Veronico Cruz

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A Beautifully Evocative Spanish-language Masterpiece from Argentina

Feb 13, 2004 (Updated Feb 3, 2006)
Review by  
Rated a Very Helpful Review
  • User Rating: Excellent

  • Suspense:

Pros:Beautifully filmed and emotionally profound masterwork from a troubled time in Argentina

Cons:Viewer must have tolerance for subtitles

The Bottom Line: Highly recommended. One of the most beautifully filmed, profound, sensitive, and moving efforts to emerge from Latin America.


Plot Details: This opinion reveals everything about the movie's plot.

The tone of this beautifully evocative 1987 film from Argentina is immediately established in its opening. Our first view is a desolate, cracked surface of a salt field in some remote locale. Next, we see fields of dried grass over rolling hills with grazing sheep, behind which looms an imposing mountain range. This is the remote Charcán Northwest of Argentina, an impoverished outpost of civilization, far from bustling cosmopolitan cities like Buenos Aires. A poor husband and wife are solitary workers in a field and their small dwelling – hardly more than a hut – stands nearby. She is obviously pregnant – near term, in fact – and he weather-beaten and somber. He seizes a handful of dirt from the dry field, allows it to sift through his open fingers, and says quietly to his wife, “The soil is no good.” In the background, an Argentinian lute-like instrument plays hauntingly mournful indigenous folk tunes.

Now inside, we hear the sounds of childbirth in the background from an adjacent room as the poor man sits alone in front of a small fire. Next, we see him standing in front of a shallow grave, hat in one hand, holding his newborn son in the other. Then, he stands beside two burros packed for travel, hands his child to an old woman, saying, “I want my son called ‘Veronico’.” Thus begins the life of Veronico Cruz: a life of poverty, alone with his grandmother.

We next see Veronico (Gonzalo Morales) at about age ten. Veronico’s grandmother clearly resents his existence, scolding him and belittling him. Veronico walks alone among the rocky cliffs nearby and yells to hear his echo, “Foolish Granny!”. . .”Foolish Granny!” Veronico’s sole legacy is his father’s lute, which he plays dolefully and with great sensitivity. All he knows of his father is his image from a picture his grandmother keeps hidden away. He is friendless, save for the rocky cliffs. He imagines his mother’s voice calling to him from a cliff ledge.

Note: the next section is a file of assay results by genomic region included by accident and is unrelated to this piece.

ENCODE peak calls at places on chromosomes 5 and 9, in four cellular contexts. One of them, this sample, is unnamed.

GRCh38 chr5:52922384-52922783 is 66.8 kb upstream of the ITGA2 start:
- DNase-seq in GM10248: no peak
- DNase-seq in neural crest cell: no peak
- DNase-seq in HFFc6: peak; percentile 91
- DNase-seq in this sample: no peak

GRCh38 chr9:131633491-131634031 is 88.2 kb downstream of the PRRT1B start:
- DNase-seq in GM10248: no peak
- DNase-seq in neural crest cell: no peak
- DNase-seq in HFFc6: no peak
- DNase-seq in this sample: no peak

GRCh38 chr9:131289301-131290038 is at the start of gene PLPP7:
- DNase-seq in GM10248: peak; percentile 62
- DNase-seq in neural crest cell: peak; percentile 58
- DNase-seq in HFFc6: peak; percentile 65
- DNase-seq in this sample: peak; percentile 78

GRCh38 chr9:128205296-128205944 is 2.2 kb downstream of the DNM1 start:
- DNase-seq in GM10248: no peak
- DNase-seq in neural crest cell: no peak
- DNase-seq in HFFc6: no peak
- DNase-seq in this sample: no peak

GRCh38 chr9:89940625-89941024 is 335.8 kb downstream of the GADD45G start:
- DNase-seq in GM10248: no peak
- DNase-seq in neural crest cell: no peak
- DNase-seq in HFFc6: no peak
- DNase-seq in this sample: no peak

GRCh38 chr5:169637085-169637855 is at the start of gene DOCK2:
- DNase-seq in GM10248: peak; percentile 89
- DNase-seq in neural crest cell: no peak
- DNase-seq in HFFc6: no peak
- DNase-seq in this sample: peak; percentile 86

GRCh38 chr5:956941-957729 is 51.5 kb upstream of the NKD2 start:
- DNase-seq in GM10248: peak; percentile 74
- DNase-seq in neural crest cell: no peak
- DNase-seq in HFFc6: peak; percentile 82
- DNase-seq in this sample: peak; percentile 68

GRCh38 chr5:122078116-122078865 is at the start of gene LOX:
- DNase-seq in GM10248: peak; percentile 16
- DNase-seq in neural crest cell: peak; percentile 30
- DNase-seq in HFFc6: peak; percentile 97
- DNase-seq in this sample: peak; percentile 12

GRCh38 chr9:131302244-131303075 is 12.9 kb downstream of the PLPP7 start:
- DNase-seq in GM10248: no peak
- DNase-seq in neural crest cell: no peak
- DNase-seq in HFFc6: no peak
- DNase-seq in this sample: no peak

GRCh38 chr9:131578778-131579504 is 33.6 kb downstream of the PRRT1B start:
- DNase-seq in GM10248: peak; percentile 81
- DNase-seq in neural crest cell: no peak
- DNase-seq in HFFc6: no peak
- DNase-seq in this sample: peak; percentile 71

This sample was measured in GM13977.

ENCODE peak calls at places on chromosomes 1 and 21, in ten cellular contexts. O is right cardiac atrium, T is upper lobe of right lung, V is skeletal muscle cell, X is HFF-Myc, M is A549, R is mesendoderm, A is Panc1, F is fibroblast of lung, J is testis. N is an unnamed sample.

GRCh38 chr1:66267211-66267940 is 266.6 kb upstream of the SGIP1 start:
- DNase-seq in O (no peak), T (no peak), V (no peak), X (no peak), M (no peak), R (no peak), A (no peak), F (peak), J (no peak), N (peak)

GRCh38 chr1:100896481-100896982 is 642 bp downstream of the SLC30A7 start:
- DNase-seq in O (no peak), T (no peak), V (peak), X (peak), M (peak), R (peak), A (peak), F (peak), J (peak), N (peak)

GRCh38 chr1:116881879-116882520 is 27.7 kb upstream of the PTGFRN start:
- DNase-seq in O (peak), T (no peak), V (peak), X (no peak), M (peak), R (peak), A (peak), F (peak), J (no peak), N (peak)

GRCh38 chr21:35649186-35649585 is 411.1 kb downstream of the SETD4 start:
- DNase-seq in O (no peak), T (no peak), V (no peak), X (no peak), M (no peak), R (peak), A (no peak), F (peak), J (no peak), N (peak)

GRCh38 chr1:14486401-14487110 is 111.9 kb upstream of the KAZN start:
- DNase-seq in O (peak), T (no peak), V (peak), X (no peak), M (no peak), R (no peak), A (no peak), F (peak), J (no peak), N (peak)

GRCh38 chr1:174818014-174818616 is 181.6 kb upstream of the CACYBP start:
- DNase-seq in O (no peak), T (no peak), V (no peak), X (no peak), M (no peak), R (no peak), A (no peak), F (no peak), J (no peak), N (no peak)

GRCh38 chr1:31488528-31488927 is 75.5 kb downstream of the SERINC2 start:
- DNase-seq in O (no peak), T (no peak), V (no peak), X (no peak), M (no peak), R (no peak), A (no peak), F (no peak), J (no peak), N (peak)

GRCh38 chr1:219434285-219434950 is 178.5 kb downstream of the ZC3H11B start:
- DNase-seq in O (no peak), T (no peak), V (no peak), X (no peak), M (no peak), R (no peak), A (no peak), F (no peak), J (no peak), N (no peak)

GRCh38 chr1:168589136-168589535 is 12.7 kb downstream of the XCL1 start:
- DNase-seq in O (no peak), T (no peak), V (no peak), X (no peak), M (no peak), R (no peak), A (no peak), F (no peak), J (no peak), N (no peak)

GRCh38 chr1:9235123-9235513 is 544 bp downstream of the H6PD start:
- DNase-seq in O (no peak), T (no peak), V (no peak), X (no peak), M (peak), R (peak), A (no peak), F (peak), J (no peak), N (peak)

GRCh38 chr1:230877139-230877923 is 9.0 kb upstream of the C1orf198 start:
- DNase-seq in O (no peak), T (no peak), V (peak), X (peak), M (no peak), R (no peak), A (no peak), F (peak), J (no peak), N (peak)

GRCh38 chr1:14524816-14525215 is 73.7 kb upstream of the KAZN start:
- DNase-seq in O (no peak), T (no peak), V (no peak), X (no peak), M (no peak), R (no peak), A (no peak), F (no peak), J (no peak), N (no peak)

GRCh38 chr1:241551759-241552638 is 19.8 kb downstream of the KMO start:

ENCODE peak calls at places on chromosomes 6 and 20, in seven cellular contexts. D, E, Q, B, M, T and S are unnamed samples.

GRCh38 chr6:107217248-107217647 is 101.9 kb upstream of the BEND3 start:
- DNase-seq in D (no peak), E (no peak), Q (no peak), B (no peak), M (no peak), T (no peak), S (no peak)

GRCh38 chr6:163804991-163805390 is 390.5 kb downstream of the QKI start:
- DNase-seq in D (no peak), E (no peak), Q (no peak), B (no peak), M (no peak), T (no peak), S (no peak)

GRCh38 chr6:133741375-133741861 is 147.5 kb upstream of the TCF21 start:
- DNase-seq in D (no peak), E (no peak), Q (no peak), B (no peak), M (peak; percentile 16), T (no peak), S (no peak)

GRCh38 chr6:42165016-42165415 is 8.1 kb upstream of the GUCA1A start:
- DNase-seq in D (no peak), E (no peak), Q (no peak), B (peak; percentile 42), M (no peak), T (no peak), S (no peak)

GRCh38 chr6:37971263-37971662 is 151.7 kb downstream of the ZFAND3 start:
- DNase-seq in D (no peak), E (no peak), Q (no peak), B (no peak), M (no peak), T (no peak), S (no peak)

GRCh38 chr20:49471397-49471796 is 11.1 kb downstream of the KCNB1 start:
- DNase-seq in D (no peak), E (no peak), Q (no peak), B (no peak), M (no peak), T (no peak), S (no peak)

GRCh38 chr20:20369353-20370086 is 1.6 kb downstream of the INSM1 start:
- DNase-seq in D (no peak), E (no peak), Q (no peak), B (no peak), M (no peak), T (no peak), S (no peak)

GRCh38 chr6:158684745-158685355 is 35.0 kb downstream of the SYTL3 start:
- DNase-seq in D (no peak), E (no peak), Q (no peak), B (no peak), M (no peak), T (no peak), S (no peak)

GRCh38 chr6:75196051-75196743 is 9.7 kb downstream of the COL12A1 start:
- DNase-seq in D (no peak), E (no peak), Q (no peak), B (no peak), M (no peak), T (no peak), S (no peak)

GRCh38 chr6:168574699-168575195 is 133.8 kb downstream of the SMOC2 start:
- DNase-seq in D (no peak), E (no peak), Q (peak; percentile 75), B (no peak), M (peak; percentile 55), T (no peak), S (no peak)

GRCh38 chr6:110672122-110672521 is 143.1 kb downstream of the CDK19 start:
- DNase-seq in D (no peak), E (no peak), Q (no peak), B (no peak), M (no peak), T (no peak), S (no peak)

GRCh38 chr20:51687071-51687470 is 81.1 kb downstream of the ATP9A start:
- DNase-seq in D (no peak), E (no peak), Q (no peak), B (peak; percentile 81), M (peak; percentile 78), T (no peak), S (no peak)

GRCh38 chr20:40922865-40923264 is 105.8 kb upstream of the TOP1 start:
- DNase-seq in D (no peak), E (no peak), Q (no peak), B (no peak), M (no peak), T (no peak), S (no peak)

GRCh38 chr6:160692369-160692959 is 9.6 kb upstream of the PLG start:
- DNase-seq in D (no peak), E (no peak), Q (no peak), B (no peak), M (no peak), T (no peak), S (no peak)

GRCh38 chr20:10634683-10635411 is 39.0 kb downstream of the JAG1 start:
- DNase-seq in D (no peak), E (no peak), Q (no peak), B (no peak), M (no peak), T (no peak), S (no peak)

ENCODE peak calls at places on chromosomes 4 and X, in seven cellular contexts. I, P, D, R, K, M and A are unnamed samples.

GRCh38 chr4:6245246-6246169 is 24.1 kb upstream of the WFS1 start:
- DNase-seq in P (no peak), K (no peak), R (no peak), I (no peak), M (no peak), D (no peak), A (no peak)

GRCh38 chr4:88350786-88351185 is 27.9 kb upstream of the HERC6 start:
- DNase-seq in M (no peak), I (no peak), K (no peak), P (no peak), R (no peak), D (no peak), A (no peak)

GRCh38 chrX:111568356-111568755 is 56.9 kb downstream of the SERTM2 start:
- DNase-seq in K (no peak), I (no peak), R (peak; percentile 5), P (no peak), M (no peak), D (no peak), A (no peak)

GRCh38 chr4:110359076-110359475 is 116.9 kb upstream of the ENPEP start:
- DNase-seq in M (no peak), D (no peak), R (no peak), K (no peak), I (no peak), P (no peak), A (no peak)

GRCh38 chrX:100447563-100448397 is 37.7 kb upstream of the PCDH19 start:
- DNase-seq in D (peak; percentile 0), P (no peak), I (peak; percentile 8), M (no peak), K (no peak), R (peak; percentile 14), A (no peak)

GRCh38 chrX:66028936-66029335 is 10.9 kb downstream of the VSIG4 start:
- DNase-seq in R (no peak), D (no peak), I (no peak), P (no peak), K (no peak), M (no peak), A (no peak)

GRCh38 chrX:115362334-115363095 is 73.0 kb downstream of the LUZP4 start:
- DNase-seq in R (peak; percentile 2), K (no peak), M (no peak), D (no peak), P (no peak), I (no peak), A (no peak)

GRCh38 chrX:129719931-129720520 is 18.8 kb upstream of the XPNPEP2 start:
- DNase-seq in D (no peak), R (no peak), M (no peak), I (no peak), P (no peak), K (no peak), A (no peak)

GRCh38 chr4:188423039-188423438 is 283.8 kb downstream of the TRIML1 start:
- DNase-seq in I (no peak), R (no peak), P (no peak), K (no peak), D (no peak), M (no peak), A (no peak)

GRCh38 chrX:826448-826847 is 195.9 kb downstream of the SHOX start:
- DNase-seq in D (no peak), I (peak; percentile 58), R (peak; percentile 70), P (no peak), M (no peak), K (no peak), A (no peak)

Into this tiny and isolated community comes a stranger (Juan José Camero) – a teacher who travels on foot, leading a burro. He stops at the hut where Veronico lives asking for water. The cautiousness with which he is welcomed suggests how rarely an unfamiliar face appears in this desolate locale. Veronico provides water and is given a magazine in exchange – a magazine with illustrations of ships. Since Veronico has never seen a lake much less an ocean, these pictures seem like science fiction to him, but his eyes have been opened to the larger world. He visits the nearby salt field and imagines ships sailing over it.

The teacher is called “El Maestro”, signifying the honor in which a man of education is held in this rural outpost. He is greeted with great deference by the mayor and the police chief, who comprise the entire official organization of the town, and shown to a primitive schoolhouse, which has been out of use for some time. The mayor clearly possesses all the authority in this town and treats the police captain like a flunky.

The next day, when the school bell rings, no one comes. El Maestro must win the trust of the local families. He meets with them, argues with them about the importance of schooling for their children, and his class starts to grow. One of his more promising students is a young girl, Juanita (Juana Daniela Cöteres), who is also a neighbor of sorts of Veronico. He teaches the children the rudiments of writing and soccer. Veronico is not permitted by his grandmother to attend, but gazes wistfully at the proceedings from a distance. El Maestro takes a special interest in reaching out to Veronico.

El Maestro finally wins his place in the confidence of the community when he helps identify the likely cause of a mysterious sheep death – a puma – demonstrating a practical benefit in his education. The next day, the attendance at the school grows, including the addition of Veronico. As the children beat a rhythm on their desks, Veronico takes out his lute and plays a melody reminiscent of an apparition, and his obvious talent and sensitivity gain him the admiration of Juanita.